Santander It said the move comes after it saw a “huge increase” in UK customers being affected Cryptocurrency Fraud and Scams In recent months. From November 15, high street bank customers will be capped at £1,000 per cryptocurrency transaction. They are allowed to spend up to £3,000 in any 30 days.
Santander said the limits will apply to every Santander account and cover both online and mobile banking payments.
Santander noted that these changes will not prevent payments from cryptocurrency exchanges.
Santander explained that the limits on payments made through third-party providers via credit and debit cards, telephone banking, Santander branches and Open Banking on cryptocurrency exchanges do not apply.
The high street bank said those who had previously paid into the cryptocurrency would be given “advance notice” of upcoming payment limits.
Santander is currently looking into blocking some cryptocurrency payments, but has not yet announced when this will happen, and will notify customers in advance.
Apart from online and mobile banking, this block also includes telephone banking and branch payments.
Santander said it is “continuing” to review its position and will continue to update customers on future changes.
However, each bank in the UK makes its own decision regarding cryptocurrency fraud protection for customers and this is not the first time in the UK to introduce restrictions on customer payments for cryptocurrency exchanges.
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In June, Santander data revealed that the average amount lost to cryptocurrency fraud in the first quarter of the year was around £11,000, up 65 per cent year-on-year.
Between the end of 2021 and the first few months of 2022, the volume of frauds increased by 61 percent.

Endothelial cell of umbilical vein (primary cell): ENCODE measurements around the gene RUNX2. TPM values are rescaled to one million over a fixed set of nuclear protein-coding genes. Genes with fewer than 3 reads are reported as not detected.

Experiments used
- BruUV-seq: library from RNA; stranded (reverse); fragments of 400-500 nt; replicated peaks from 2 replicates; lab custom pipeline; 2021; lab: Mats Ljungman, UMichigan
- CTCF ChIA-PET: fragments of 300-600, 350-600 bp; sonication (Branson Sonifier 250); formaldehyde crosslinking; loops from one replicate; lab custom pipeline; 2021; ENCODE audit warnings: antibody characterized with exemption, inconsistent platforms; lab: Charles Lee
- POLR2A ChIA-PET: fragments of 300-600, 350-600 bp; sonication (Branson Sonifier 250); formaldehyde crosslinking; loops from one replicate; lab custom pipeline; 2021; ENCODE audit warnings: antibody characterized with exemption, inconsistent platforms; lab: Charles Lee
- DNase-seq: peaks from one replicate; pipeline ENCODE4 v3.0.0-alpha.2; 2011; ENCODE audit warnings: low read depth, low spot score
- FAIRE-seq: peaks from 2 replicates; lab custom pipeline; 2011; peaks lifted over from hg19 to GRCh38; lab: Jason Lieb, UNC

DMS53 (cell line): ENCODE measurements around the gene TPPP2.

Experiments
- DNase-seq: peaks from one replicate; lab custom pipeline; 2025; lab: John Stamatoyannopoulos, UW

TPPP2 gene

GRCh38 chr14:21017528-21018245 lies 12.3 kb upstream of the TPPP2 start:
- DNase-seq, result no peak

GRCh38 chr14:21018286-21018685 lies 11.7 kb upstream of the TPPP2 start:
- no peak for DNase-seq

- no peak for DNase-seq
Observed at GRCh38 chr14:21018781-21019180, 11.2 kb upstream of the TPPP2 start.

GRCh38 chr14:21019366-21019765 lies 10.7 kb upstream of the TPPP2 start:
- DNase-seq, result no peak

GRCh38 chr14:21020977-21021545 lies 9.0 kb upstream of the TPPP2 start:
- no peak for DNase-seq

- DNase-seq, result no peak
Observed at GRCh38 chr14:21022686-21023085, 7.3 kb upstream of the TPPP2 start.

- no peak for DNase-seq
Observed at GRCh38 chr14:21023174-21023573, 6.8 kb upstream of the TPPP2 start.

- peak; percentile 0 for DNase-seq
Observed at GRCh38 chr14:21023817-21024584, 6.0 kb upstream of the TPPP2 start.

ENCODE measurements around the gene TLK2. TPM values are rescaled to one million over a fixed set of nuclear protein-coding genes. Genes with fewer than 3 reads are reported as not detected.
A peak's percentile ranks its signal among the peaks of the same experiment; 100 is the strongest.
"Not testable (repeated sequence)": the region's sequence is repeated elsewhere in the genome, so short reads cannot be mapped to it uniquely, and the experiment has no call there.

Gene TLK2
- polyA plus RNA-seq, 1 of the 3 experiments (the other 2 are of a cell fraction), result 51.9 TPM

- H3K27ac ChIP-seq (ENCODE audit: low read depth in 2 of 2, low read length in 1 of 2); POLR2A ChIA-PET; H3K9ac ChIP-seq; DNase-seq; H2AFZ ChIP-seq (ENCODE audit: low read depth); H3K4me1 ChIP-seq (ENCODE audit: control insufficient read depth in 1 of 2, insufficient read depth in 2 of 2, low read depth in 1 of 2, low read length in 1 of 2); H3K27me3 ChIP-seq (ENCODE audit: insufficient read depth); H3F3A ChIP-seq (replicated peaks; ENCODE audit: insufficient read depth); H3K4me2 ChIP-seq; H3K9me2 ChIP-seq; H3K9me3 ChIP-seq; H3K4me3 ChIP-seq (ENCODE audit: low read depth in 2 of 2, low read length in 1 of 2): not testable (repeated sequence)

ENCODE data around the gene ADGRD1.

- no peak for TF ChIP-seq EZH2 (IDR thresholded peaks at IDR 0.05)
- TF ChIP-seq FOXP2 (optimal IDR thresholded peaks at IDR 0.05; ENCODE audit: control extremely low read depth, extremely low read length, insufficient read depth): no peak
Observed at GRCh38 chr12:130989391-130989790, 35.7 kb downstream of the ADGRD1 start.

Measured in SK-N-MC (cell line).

Based on current growth, Santander expects an 87 percent increase in celebrity-endorsed cryptocurrency scams in 2022 compared to 2021.
Santander has urged its customers to be vigilant and frequently shares ways people can spot scams on its Twitter account.
On its website, Santander said: “Remember the following advice so that if someone contacts you and pretends they’re not there, you can easily identify them.”
The bank recommends “taking time” to think about what a person is saying and urges them to end the conversation immediately if they sense any doubt or uncertainty.
They remind their clients that only criminals pressure someone to pay, and if this happens, people should cut off contact or talk to friends or family for a second opinion.
Santander also reiterates that a real bank or organization will not contact someone and ask for the card’s PIN or full password. It will never ask anyone to move money to another account.
Santander has compiled a full range of advice on how to spot the different scams that are prevalent in the UK, how people can best avoid falling for a scam and what people should be aware of when it comes to scams such as phishing emails and text messages. Contains links.
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